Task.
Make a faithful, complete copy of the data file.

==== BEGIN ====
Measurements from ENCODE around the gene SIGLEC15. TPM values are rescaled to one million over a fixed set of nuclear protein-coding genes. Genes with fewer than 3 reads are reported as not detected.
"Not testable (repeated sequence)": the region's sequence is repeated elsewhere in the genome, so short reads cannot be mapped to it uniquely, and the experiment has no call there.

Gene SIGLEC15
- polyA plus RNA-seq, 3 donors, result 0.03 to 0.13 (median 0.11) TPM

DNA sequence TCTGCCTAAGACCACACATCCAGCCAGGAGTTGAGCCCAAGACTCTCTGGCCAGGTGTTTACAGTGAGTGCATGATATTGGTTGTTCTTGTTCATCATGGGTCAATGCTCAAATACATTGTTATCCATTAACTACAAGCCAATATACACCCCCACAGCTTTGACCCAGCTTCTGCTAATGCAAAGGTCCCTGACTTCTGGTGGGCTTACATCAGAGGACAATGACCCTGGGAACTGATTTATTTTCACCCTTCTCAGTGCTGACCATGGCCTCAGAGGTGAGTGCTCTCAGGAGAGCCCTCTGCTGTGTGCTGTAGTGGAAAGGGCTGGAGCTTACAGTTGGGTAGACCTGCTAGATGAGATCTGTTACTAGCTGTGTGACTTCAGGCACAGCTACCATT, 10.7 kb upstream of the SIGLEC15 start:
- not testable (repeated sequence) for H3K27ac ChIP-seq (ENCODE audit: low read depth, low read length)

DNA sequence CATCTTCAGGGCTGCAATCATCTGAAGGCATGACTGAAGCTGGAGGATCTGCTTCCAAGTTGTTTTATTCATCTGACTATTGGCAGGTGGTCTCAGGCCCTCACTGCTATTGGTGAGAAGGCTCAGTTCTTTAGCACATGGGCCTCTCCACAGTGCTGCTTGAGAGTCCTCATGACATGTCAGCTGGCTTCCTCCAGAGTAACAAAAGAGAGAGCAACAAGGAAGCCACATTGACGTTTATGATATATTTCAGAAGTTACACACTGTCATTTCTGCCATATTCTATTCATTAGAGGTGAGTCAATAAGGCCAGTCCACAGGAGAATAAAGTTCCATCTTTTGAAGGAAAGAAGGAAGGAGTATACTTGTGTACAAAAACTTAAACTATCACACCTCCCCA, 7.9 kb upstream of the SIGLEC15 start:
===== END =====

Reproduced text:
Measurements from ENCODE around the gene SIGLEC15. TPM values are rescaled to one million over a fixed set of nuclear protein-coding genes. Genes with fewer than 3 reads are reported as not detected.
"Not testable (repeated sequence)": the region's sequence is repeated elsewhere in the genome, so short reads cannot be mapped to it uniquely, and the experiment has no call there.

Gene SIGLEC15
- polyA plus RNA-seq, 3 donors, result 0.03 to 0.13 (median 0.11) TPM

DNA sequence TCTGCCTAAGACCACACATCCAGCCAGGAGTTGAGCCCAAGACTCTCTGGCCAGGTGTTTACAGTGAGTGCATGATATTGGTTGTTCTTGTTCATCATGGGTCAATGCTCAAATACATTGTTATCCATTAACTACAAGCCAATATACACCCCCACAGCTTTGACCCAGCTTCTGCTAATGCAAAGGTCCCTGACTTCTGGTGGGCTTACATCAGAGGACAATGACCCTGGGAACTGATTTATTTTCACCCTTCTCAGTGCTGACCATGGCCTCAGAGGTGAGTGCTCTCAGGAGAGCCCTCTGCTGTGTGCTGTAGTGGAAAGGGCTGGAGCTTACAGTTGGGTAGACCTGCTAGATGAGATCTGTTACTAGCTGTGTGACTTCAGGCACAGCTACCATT, 10.7 kb upstream of the SIGLEC15 start:
- not testable (repeated sequence) for H3K27ac ChIP-seq (ENCODE audit: low read depth, low read length)

DNA sequence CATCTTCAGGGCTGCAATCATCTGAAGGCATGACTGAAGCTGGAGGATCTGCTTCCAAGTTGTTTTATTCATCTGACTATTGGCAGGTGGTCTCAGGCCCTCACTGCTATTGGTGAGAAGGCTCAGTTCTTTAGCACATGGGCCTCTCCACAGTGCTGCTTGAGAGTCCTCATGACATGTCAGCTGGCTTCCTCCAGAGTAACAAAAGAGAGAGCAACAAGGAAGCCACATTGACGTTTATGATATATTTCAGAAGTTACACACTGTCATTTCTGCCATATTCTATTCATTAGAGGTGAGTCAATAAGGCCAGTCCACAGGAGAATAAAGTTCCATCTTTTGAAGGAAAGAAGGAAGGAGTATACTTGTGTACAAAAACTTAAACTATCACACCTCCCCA, 7.9 kb upstream of the SIGLEC15 start: